Twitter co-founder critiques board amid buyout drama, Panera’s CEO outlines brand values and Black Americans’ identity is very much rooted in their race
Also: April snowfall in the Midwest U.S. trends on Twitter.
If you woke up this morning to a light dusting of snow on the ground, you’re not alone.
“SNOWING” — yes, all caps — is trending on Twitter after a winter storm blew through the eastern Midwest.
Snowing…again. Happy Monday! pic.twitter.com/YugVaeNSXq
— Tegan G. (@TeganG_) April 18, 2022
PR pros, keeping an eye on trending topics on social media is a good way to score easy brownie points with your audiences, especially with something as innocuous as the weather.
Depending on the brand, you could easily take advantage of the “snowing” trend and offer an alternative (your product or service) to grumbling about the chilly weather.
We’ll be on the lookout for brands that tweet about the snowy weather today!
Here are today’s other top stories:
Former Twitter CEO Jack Dorsey slams Twitter board as it weighs takeover bid
Twitter is facing a new round of public drama after its former CEO Jack Dorsey criticized the company’s board as the “dysfunction of the company.”
Dorsey’s assertion came in the form of a tweet as part of a thread started by venture capitalist Garry Tan discussing the role of board members in startup culture:
it’s consistently been the dysfunction of the company
— jack⚡️ (@jack) April 17, 2022
Earlier, he responded to another tweet in the same thread. It quoted venture capitalist Fred Destin citing what he called a “Silicon Valley proverb”: “Good boards don’t create good companies, but a bad board will kill a company every time.”
Dorsey responded, “big facts.”
Why it matters: The approval or disdain of a former CEO and co-founder, especially one with as much media power as Dorsey, can make or break brand perception. If stakeholders are led to believe there is internal turmoil taking place at a company, your organization’s problems could metastasize.
While Twitter’s situation is somewhat unique, it is a reminder for PR teams to have good relationships with investor relations and social media teams, as these matters are going to increasingly play out on public platforms.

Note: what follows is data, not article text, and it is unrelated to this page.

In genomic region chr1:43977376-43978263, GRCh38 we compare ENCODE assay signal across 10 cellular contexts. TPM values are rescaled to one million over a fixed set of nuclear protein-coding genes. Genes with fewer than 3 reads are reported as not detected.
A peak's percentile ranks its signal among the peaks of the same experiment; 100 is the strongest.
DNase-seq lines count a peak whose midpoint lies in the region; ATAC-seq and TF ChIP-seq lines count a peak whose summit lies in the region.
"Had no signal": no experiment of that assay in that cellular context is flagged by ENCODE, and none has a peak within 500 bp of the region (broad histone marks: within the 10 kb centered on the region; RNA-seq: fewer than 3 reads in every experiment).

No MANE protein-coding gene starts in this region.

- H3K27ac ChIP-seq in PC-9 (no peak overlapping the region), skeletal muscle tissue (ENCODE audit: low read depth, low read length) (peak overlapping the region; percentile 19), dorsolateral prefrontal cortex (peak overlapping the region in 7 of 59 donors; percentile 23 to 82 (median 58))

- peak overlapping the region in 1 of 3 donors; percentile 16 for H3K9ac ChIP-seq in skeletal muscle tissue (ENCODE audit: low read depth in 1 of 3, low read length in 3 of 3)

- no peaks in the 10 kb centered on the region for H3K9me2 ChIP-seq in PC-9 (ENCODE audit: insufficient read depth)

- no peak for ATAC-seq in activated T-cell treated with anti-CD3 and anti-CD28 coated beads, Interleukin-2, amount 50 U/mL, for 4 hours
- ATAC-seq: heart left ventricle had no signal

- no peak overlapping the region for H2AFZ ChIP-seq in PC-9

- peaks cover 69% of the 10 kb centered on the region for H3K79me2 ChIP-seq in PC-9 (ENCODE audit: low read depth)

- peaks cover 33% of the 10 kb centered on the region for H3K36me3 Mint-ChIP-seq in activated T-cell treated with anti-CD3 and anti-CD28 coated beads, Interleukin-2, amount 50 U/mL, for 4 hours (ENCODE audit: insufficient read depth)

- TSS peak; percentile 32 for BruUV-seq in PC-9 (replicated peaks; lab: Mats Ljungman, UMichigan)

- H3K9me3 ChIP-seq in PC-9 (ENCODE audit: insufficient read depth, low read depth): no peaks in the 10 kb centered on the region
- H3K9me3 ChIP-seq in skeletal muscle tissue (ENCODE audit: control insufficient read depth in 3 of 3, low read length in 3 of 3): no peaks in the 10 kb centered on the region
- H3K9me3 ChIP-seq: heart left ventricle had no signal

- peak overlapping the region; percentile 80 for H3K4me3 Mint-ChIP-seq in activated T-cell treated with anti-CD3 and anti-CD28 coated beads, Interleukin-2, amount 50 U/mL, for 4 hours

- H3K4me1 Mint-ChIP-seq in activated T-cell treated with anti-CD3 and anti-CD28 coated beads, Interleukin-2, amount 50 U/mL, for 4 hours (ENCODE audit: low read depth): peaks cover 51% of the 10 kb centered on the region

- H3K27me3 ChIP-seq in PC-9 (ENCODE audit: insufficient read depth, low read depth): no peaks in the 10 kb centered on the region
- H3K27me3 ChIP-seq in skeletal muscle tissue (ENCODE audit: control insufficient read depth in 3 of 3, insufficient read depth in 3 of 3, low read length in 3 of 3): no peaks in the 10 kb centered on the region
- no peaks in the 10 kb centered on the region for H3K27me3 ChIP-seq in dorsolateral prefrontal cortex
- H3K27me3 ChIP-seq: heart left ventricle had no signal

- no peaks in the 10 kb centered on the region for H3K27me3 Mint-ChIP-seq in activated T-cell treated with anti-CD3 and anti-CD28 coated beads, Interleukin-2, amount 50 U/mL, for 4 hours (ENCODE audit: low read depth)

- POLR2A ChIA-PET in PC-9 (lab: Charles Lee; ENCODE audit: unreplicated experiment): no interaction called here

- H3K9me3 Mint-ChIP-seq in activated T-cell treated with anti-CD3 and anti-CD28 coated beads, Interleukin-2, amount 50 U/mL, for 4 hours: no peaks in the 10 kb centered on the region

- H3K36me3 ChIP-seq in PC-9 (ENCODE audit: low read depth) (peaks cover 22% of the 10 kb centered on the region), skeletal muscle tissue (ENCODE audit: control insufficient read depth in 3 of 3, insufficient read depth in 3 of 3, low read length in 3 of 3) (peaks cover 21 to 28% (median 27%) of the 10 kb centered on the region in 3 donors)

A new report from the Pew Research Center has found that most Black Americans say being Black is central to their sense of self.
Seventy-six percent of polled Black adults said that being Black is “extremely” or “very important” to how they think about themselves.
A significant share of Black Americans also say that when something happens to Black people in their local communities, across the nation or around the globe, it affects what happens in their own lives, highlighting a sense of connectedness. Black Americans say this even as they have diverse experiences and come from an array of backgrounds.
Considering your audiences’ identities is a crucial part of creating inclusive messaging that will resonate with a diverse array of people. It’s important that PR pros make an effort to understand every community they wish to target with their messaging — and others outside of that range as well.
Read more from the Pew Research report here.
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Panera Bread CEO leans on personal background to define brand values
Niren Chaudhary, CEO of Panera Bread, is at the forefront of the company’s efforts to reduce its environmental footprint and provide consumers with a healthy fast-casual dining option.
In a new interview with the New York Times, Chaudhary explained that his Indian upbringing influences his values as a business leader:
India is a spiritual country, and it’s kind of shaped me and my very core. My philosophy is that the best way to practice spirituality is to just be a good human, and being a good human is the best form of religion. That means focusing on your actions and not being so obsessed about the outcomes. The right outcome will happen if there is sincerity of purpose. That really shaped me growing up.
Chaudhary noted that Panera recently published the carbon footprint of all its menu items and emphasized the idea that corporations are responsible for making meaningful steps to combat climate change:
I think it’s time all corporate leaders and companies embrace that mind-set, and many are. That’s how we start making meaningful progress. Not by expecting somebody else to come and wave a magic wand and somehow make it better.
What it means: Consumers want to hear more from companies about how they’re working to do good. CEO messaging can be a powerful tool if used responsibly and correctly, and Chaudhary’s interview with a legacy news organization is a good way to show stakeholders and consumers how serious the company is about its ESG goals.